12.04.09 9:59 PM ET
Amanda Knox's Next Move
Amanda Knox put her face in her hands when she was convicted of sexually assaulting and murdering Meredith Kercher. Then she turned to her lawyer and wept in his arms. “Condannato” said the judge after deliberations that had begun around 10:30 that morning finally ended just after 9 p.m. “Amanda Marie Knox is condemned to 26 years in prison.”
The reaction in the courtroom was nothing short of explosive. As the judge read out the sentences for sexual assault, murder, staging a crime scene, and criminal defamation, Knox’s younger sister Deanna’s cries filled the room. At one point the stepmother of Raffaele Sollecito, Knox’s former boyfriend who was sentenced to 25 years for his part in the murder, yelled out “Fuck you,” then cried loudly in a fit of hysteria. Knox’s family cried and hugged. The family of Meredith Kercher sat stoically, at one point staring in awe at the parents of the woman who was just convicted of killing their daughter.
As the judge read out the sentences for sexual assault, murder, staging a crime scene, and criminal defamation, Knox’s younger sister Deanna’s cries filled the room.
It wasn’t the life sentence with nine months of isolation that the prosecutor had asked for, but it was a harsh penalty for the 22-year-old American whose trial in the small city of Perugia, Italy, had captivated the world for 11 months. The prosecutor presented forensic evidence and painted a circumstantial caricature of Knox as a beautiful young woman capable of murder. The defense tried its best to sow seeds of uncertainty with words like “contamination” and “reasonable doubt.” But in the end, the two judges and six lay jurors trusted the sanctity of the DNA evidence, and doubted the words of Knox and Sollecito.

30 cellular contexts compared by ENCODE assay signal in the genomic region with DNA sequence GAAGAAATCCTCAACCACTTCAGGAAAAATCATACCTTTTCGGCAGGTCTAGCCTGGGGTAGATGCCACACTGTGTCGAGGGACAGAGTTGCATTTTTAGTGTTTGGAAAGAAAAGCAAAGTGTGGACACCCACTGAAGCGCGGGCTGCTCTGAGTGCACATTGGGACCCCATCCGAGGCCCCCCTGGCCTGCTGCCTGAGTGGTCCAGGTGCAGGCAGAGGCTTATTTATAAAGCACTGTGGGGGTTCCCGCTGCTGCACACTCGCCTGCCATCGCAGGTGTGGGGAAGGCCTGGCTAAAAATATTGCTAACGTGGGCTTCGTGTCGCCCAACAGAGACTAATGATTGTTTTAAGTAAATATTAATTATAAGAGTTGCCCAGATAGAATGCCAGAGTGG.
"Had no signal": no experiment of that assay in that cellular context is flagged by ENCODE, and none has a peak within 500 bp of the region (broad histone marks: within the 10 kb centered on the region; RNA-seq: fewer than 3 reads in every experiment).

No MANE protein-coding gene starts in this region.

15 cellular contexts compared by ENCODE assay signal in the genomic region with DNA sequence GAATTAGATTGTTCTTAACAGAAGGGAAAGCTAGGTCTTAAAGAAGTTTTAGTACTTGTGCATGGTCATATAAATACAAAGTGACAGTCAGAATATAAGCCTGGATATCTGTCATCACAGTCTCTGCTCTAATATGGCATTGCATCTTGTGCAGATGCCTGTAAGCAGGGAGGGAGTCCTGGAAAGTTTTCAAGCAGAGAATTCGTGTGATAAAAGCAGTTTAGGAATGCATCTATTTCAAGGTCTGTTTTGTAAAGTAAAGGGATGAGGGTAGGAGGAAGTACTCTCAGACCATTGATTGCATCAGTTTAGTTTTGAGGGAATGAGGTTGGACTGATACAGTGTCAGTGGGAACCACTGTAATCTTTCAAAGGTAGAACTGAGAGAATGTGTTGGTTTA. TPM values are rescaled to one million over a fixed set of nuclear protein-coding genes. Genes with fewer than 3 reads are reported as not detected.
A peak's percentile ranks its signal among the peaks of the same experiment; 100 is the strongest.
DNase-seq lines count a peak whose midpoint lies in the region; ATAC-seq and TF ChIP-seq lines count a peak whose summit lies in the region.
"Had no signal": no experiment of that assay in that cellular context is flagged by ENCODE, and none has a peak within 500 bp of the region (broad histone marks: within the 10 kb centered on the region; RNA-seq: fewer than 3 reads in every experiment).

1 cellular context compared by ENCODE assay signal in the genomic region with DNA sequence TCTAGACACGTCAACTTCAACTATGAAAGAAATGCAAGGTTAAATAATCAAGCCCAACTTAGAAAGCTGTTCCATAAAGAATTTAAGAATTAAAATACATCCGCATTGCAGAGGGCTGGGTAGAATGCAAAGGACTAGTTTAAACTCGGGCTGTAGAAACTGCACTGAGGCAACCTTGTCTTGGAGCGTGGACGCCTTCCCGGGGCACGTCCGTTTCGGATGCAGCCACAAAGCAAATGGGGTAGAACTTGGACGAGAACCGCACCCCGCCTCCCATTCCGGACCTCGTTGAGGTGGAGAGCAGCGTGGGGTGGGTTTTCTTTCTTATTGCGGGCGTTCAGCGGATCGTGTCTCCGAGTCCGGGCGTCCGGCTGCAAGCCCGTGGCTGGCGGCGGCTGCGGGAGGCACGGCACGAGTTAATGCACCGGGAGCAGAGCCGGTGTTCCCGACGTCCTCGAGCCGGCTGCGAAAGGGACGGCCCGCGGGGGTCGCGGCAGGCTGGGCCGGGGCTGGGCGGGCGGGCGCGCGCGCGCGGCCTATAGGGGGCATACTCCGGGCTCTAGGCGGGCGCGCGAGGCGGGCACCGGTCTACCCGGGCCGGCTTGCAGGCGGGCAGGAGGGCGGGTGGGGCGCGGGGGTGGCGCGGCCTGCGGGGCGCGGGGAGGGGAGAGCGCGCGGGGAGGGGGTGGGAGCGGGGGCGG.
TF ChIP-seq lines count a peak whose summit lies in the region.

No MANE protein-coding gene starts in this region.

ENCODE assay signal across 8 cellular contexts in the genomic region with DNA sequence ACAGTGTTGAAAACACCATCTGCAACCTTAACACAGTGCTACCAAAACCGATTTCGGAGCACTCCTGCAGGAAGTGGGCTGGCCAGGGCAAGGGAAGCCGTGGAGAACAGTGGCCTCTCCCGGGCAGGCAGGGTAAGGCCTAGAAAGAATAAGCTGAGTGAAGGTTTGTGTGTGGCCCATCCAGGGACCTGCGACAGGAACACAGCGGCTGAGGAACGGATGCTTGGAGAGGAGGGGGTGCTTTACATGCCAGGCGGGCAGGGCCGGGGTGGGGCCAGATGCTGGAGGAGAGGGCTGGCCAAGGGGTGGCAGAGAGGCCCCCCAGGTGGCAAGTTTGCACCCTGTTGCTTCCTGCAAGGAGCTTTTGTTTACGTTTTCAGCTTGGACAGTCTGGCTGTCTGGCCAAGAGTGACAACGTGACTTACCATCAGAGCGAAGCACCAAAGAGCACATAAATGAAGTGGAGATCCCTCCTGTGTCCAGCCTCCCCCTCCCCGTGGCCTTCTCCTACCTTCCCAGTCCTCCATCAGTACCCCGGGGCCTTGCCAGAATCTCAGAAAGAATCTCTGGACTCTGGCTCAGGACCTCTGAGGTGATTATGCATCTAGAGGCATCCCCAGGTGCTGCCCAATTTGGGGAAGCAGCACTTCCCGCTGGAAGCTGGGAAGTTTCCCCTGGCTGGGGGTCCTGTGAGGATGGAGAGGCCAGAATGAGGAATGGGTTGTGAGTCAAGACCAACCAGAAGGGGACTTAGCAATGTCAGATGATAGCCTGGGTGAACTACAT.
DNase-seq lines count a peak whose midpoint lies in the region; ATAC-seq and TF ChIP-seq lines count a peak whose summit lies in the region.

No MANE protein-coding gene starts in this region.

The case has been a media sensation ever since Kercher’s bloodied corpse was found in the apartment she shared with Knox in November 2007. For those who believed that Knox was guilty, the most damning evidence was the presence of her DNA mixed with Kercher’s blood in the house, and her statement that she was in the house at the time of the murder. Those who believed she was innocent have maintained throughout that the evidence was fabricated or contaminated. But for the family of Meredith Kercher, tonight's sentence offered a modicum of closure. “This is the justice we were looking for,” said Francesco Maresca, lawyer for the Kercher family, after the hearing. “The family is satisfied.”
The Knox family is not. They have vowed to continue to fight for her innocence. When asked if they would fight this in appeal, her father Curt Knox responded, “Hell, yes.”
Italian cases are automatically appealed and Knox may be able to shave a few years off her lengthy sentence during the process, which will take place within a year and a half. Until then, she will spend her days in prison a convicted murderess. “We were expecting this, but that does not make it easier,” said Knox’s lawyer Luciano Ghirga.
Despite the verdict, many still believe it does nothing to clarify exactly what happened the night Kercher was killed.
Barbie Latza Nadeau has reported from Italy for Newsweek since 1997. She also writes for CNN Traveller, Budget Travel Magazine and Frommer's.